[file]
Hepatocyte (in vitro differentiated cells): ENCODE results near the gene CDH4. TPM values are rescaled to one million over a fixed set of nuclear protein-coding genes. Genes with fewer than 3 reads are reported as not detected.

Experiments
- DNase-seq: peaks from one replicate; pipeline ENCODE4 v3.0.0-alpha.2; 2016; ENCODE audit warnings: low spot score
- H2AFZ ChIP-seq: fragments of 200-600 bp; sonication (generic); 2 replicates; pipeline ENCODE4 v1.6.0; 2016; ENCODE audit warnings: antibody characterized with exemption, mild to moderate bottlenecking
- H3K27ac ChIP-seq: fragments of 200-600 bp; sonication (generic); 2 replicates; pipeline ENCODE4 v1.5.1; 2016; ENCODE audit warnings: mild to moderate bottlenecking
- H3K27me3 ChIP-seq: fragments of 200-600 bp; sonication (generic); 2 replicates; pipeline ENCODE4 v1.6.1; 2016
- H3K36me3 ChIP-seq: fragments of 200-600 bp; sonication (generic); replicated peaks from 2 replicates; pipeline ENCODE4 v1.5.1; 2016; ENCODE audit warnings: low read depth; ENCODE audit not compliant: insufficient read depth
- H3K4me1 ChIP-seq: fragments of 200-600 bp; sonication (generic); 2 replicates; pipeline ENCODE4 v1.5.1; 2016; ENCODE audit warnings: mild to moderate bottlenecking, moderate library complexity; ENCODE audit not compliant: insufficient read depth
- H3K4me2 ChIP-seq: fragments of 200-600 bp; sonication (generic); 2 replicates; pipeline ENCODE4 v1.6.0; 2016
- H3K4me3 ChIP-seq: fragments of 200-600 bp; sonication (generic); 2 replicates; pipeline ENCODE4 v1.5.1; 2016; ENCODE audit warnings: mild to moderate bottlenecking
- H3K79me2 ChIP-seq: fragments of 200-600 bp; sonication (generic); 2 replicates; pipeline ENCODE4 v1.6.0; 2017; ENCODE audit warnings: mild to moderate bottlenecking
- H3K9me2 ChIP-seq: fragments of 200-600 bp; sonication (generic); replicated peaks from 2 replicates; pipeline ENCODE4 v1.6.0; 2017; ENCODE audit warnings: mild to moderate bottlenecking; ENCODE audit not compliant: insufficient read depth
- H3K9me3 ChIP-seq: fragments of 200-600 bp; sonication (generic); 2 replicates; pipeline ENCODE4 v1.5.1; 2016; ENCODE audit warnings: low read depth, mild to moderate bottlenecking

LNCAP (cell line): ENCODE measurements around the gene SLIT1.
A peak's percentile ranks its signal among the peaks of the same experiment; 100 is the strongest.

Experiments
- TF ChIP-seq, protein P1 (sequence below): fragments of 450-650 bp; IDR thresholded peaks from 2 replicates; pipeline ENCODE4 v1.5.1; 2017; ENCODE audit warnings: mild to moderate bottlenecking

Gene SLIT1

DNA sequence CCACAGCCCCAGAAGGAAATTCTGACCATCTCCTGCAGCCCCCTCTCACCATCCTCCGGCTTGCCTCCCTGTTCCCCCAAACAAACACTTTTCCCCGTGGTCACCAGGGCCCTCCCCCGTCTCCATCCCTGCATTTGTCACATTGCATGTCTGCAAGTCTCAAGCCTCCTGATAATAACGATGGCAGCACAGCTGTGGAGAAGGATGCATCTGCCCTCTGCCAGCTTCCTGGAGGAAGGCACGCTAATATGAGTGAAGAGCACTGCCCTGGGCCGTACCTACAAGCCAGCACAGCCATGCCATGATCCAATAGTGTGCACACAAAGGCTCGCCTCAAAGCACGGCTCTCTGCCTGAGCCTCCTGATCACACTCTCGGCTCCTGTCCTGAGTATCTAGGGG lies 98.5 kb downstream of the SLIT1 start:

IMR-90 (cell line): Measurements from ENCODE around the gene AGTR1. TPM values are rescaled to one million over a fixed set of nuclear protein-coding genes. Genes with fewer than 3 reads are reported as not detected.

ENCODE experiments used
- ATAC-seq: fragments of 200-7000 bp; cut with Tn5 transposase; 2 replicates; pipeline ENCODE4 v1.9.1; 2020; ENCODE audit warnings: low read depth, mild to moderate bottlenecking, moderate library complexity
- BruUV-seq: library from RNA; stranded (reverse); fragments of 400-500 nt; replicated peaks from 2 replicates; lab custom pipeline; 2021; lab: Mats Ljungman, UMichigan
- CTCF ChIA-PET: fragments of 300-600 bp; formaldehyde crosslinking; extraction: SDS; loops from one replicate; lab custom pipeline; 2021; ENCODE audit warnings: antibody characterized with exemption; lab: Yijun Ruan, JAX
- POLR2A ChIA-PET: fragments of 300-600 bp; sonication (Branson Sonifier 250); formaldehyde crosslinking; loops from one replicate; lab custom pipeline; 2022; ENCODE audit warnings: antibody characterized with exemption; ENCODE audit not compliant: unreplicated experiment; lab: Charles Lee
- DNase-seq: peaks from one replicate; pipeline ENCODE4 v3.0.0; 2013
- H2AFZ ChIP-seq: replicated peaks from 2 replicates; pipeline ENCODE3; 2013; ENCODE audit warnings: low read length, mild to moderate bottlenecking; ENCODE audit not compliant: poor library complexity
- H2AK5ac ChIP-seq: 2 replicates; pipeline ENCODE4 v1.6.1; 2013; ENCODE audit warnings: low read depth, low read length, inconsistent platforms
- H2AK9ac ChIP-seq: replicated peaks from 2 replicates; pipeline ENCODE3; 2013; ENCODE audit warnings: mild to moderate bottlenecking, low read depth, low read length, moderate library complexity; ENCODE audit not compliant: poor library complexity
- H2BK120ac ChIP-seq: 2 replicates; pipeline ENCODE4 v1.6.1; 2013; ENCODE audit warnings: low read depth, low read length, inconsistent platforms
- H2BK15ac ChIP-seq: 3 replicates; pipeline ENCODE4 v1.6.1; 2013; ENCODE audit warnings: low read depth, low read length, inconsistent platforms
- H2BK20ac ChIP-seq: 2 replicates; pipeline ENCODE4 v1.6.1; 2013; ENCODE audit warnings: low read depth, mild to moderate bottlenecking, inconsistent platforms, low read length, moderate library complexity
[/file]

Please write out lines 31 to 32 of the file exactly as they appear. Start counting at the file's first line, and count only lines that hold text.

- H2BK15ac ChIP-seq: 3 replicates; pipeline ENCODE4 v1.6.1; 2013; ENCODE audit warnings: low read depth, low read length, inconsistent platforms
- H2BK20ac ChIP-seq: 2 replicates; pipeline ENCODE4 v1.6.1; 2013; ENCODE audit warnings: low read depth, mild to moderate bottlenecking, inconsistent platforms, low read length, moderate library complexity